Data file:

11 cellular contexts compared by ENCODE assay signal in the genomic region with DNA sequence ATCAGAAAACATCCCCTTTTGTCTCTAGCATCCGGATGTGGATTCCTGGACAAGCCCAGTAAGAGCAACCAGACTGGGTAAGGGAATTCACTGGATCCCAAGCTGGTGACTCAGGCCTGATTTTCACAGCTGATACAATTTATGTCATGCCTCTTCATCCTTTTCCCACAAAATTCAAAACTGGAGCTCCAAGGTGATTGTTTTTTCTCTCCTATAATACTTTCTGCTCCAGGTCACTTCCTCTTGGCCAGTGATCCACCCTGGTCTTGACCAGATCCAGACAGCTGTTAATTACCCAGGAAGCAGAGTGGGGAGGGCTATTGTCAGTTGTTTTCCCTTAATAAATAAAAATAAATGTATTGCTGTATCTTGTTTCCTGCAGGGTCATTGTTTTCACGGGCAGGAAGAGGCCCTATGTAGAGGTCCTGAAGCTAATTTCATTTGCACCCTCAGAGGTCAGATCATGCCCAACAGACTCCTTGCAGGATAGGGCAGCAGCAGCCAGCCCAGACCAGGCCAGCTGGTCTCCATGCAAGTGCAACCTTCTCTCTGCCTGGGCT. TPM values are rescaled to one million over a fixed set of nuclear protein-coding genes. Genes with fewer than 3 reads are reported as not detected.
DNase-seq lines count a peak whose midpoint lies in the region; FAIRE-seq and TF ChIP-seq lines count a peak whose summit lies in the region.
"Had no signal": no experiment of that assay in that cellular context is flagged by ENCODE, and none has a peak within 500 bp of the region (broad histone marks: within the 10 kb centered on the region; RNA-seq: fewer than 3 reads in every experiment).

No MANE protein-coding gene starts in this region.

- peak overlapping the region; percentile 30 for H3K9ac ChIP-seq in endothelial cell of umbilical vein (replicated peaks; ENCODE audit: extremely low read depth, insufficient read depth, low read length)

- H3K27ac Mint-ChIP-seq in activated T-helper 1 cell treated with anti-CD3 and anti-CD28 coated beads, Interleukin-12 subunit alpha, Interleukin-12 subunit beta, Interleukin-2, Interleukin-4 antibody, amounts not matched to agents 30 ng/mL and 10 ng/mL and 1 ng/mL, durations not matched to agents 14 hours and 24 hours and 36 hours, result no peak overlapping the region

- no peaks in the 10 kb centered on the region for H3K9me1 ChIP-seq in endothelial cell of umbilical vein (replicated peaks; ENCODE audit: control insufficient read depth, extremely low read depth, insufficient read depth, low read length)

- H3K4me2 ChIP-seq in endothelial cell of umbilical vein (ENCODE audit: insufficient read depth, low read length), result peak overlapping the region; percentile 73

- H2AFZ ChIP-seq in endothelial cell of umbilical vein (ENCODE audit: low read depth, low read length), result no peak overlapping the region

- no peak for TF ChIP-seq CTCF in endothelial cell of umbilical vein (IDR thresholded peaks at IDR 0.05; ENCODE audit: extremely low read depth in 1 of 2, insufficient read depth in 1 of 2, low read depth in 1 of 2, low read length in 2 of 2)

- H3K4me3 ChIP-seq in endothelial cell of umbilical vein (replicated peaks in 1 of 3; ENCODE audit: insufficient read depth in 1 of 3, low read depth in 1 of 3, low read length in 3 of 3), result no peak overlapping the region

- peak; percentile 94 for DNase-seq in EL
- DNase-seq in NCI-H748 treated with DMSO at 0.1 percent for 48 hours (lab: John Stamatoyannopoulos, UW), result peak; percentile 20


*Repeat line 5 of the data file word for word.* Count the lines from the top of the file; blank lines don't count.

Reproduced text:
- peak overlapping the region; percentile 30 for H3K9ac ChIP-seq in endothelial cell of umbilical vein (replicated peaks; ENCODE audit: extremely low read depth, insufficient read depth, low read length)